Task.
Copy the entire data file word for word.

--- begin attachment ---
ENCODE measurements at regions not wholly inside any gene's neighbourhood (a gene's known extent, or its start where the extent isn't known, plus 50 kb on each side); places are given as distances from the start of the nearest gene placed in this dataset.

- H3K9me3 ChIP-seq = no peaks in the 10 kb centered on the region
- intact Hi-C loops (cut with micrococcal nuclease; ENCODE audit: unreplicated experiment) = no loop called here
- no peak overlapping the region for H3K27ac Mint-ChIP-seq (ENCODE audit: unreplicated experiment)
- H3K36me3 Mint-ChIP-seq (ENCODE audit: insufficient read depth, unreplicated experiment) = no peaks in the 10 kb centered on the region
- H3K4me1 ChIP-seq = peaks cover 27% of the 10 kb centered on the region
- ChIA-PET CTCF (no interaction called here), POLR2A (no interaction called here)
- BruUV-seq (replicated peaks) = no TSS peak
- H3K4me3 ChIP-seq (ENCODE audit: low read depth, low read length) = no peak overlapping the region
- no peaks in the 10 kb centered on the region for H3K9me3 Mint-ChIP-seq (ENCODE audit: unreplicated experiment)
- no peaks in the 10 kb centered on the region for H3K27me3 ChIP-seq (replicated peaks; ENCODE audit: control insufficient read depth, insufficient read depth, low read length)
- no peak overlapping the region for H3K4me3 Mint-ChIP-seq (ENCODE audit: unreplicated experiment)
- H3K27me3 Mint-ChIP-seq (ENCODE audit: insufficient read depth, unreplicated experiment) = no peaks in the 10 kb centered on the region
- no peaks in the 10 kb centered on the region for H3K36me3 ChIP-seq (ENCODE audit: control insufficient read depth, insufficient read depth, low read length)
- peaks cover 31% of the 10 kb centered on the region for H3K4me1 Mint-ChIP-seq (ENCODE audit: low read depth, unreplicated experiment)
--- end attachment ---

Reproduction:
ENCODE measurements at regions not wholly inside any gene's neighbourhood (a gene's known extent, or its start where the extent isn't known, plus 50 kb on each side); places are given as distances from the start of the nearest gene placed in this dataset.

- H3K9me3 ChIP-seq = no peaks in the 10 kb centered on the region
- intact Hi-C loops (cut with micrococcal nuclease; ENCODE audit: unreplicated experiment) = no loop called here
- no peak overlapping the region for H3K27ac Mint-ChIP-seq (ENCODE audit: unreplicated experiment)
- H3K36me3 Mint-ChIP-seq (ENCODE audit: insufficient read depth, unreplicated experiment) = no peaks in the 10 kb centered on the region
- H3K4me1 ChIP-seq = peaks cover 27% of the 10 kb centered on the region
- ChIA-PET CTCF (no interaction called here), POLR2A (no interaction called here)
- BruUV-seq (replicated peaks) = no TSS peak
- H3K4me3 ChIP-seq (ENCODE audit: low read depth, low read length) = no peak overlapping the region
- no peaks in the 10 kb centered on the region for H3K9me3 Mint-ChIP-seq (ENCODE audit: unreplicated experiment)
- no peaks in the 10 kb centered on the region for H3K27me3 ChIP-seq (replicated peaks; ENCODE audit: control insufficient read depth, insufficient read depth, low read length)
- no peak overlapping the region for H3K4me3 Mint-ChIP-seq (ENCODE audit: unreplicated experiment)
- H3K27me3 Mint-ChIP-seq (ENCODE audit: insufficient read depth, unreplicated experiment) = no peaks in the 10 kb centered on the region
- no peaks in the 10 kb centered on the region for H3K36me3 ChIP-seq (ENCODE audit: control insufficient read depth, insufficient read depth, low read length)
- peaks cover 31% of the 10 kb centered on the region for H3K4me1 Mint-ChIP-seq (ENCODE audit: low read depth, unreplicated experiment)